Error events intended for the error log contain a set of fields, each of which consists of a key/value pair. An event field may be classified as core, optional, or user-defined:
A core field is set up automatically for error events. However, its presence in the event during event processing is not guaranteed because a core field, like any type of field, may be unset by a log filter. If this happens, the field cannot be found by subsequent processing within that filter and by components that execute after the filter (such as log sinks).
An optional field is normally absent but may be present for certain event types. When present, an optional field provides additional event information as appropriate and available.
A user-defined field is any field with a name that is not already defined as a core or optional field. A user-defined field does not exist until created by a log filter.
As implied by the preceding description, any given field may be absent during event processing, either because it was not present in the first place, or was discarded by a filter. For log sinks, the effect of field absence is sink specific. For example, a sink might omit the field from the log message, indicate that the field is missing, or substitute a default. When in doubt, test: use a filter that unsets the field, then check what the log sink does with it.
The following sections describe the core and optional error event fields. For individual log filter components, there may be additional filter-specific considerations for these fields, or filters may add user-defined fields not listed here. For details, see the documentation for specific filters.
These error event fields are core fields:
The event timestamp, with microsecond precision.
The event message string.
The event priority, to indicate a system, error, warning, or note/information event. This field corresponds to severity in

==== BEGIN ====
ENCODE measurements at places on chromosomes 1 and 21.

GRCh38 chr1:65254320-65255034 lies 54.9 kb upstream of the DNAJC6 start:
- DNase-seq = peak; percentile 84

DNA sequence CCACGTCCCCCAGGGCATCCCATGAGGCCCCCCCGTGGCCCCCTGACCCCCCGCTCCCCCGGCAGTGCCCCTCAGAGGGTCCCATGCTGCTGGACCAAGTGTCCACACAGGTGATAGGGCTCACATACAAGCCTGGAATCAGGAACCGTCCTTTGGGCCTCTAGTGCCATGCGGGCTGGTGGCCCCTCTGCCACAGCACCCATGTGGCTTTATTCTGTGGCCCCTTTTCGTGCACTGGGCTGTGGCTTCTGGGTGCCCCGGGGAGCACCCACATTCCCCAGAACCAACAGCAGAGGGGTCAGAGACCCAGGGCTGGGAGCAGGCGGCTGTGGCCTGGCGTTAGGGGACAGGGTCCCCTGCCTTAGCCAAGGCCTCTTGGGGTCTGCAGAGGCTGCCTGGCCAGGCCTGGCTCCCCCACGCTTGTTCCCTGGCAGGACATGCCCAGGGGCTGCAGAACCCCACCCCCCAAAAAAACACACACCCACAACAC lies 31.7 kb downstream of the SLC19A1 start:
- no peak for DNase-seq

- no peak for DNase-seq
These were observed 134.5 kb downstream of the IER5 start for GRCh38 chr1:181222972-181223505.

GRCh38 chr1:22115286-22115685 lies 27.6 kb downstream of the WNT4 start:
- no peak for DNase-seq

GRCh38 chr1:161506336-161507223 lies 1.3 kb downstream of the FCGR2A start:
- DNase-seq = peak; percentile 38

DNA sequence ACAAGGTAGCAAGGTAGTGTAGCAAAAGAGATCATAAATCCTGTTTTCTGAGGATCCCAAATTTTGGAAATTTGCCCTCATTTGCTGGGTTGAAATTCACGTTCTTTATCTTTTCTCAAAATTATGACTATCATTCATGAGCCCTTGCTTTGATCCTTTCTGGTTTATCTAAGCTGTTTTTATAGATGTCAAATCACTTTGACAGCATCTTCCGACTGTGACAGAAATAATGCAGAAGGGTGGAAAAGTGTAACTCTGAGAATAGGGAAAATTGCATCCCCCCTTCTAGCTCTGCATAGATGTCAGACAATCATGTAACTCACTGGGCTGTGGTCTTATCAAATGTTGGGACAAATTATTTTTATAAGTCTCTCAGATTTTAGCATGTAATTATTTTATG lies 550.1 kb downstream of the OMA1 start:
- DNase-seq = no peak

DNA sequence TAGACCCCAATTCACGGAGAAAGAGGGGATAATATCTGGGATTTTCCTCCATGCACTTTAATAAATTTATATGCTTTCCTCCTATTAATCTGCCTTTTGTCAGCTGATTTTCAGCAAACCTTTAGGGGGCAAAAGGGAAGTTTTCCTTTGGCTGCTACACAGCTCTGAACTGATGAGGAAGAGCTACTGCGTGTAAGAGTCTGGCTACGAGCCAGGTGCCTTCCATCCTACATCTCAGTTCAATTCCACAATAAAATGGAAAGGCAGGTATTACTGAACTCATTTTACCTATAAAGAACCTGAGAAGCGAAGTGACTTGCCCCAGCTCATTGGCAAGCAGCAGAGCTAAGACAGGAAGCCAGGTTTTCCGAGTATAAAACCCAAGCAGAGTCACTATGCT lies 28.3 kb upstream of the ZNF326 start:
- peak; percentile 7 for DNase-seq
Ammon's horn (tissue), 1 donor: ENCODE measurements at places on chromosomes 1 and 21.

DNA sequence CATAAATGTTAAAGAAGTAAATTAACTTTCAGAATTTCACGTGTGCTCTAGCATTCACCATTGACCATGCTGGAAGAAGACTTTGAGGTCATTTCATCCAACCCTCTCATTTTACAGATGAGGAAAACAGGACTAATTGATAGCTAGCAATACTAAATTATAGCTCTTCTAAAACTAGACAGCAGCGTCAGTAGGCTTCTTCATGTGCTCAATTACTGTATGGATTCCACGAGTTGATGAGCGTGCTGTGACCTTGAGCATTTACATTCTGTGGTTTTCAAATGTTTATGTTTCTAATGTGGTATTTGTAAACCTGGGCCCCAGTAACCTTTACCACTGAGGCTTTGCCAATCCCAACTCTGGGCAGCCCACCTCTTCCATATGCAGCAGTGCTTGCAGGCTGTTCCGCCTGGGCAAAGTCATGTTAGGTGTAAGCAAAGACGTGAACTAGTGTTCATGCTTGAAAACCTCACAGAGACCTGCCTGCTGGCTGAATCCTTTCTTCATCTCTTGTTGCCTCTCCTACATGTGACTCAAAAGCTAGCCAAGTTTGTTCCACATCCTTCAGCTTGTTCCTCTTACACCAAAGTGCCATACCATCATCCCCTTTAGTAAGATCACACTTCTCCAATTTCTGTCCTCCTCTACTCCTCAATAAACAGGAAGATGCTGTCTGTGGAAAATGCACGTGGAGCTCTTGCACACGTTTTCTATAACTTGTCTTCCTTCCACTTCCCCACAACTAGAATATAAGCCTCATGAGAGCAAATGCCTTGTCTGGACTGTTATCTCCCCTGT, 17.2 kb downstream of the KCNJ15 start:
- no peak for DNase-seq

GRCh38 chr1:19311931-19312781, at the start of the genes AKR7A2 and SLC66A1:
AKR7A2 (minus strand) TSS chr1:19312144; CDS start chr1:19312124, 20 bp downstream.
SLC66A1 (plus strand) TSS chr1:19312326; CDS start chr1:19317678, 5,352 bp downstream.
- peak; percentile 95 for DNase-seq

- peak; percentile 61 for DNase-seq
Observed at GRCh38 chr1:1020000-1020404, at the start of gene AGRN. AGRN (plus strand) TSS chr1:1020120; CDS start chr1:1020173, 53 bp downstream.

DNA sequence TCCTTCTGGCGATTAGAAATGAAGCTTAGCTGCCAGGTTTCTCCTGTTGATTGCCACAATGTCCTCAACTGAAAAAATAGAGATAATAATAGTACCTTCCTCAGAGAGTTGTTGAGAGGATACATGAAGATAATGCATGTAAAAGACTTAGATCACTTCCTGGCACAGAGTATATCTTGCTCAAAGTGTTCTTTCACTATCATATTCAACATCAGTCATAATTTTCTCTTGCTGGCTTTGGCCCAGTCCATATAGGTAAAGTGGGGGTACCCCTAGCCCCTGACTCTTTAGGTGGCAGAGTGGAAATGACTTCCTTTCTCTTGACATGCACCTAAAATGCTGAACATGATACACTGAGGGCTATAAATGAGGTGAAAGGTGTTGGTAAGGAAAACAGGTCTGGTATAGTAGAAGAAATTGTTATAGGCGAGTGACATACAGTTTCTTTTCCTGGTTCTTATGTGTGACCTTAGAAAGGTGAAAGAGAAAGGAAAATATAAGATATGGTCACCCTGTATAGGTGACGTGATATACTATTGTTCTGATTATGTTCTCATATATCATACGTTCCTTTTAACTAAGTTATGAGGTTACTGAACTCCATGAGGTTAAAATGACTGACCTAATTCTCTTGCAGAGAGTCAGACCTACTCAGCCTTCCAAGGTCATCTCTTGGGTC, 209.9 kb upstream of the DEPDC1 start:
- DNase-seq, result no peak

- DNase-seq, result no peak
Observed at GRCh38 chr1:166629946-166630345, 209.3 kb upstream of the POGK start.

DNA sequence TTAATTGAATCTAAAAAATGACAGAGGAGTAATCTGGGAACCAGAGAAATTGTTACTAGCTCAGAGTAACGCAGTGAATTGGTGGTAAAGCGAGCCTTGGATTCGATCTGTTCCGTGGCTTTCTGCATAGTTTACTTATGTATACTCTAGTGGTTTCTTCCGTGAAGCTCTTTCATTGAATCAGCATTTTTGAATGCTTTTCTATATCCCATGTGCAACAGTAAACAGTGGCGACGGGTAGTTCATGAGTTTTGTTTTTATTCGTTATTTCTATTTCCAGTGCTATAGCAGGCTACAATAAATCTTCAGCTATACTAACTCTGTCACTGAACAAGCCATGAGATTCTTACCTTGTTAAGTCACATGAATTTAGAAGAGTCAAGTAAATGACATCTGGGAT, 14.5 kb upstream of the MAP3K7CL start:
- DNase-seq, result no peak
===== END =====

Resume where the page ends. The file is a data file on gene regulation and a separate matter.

syslog. The following table shows the possible priority levels.
Event Type Numeric Priority System event 0 Error event 1 Warning event 2 Note/information event 3
priovalue is numeric. Related to it, an error event may also include an optional
labelfield representing the priority as a string. For example, an event with a
priovalue of 2 may have a
Filter components may include or drop error events based on priority, except that system events are mandatory and cannot be dropped.
In general, message priorities are determined as follows:
Is the situation or event actionable?
Yes: Is the situation or event ignorable?
Yes: Priority is warning.
No: Priority is error.
No: Is the situation or event mandatory?
Yes: Priority is system.
No: Priority is note/information.
The event error code, as a number (for example,
The event error symbol, as a string (for example,
The event SQLSTATE value, as a string (for example,
The subsystem in which the event occurred. Possible values are
Repl(the replication subsystem),
Optional error event fields fall into the following categories:
Additional information about the error, such as the error signaled by the operating system or the error lable:
The operating system error number.
The operating system error message.
The label corresponding to the
priovalue, as a string.
Identification of the client for which the event occurred:
The client user.
The client host.
The ID of the thread within mysqld responsible for producing the error event. This ID indicates which part of the server produced the event, and is consistent with general query log and slow query log messages, which include the connection thread ID.
The query ID.
The source file in which the event occurred, without any leading path.
The line within the source file at which the event occurred.
The function in which the event occurred.
The component or plugin in which the event occurred.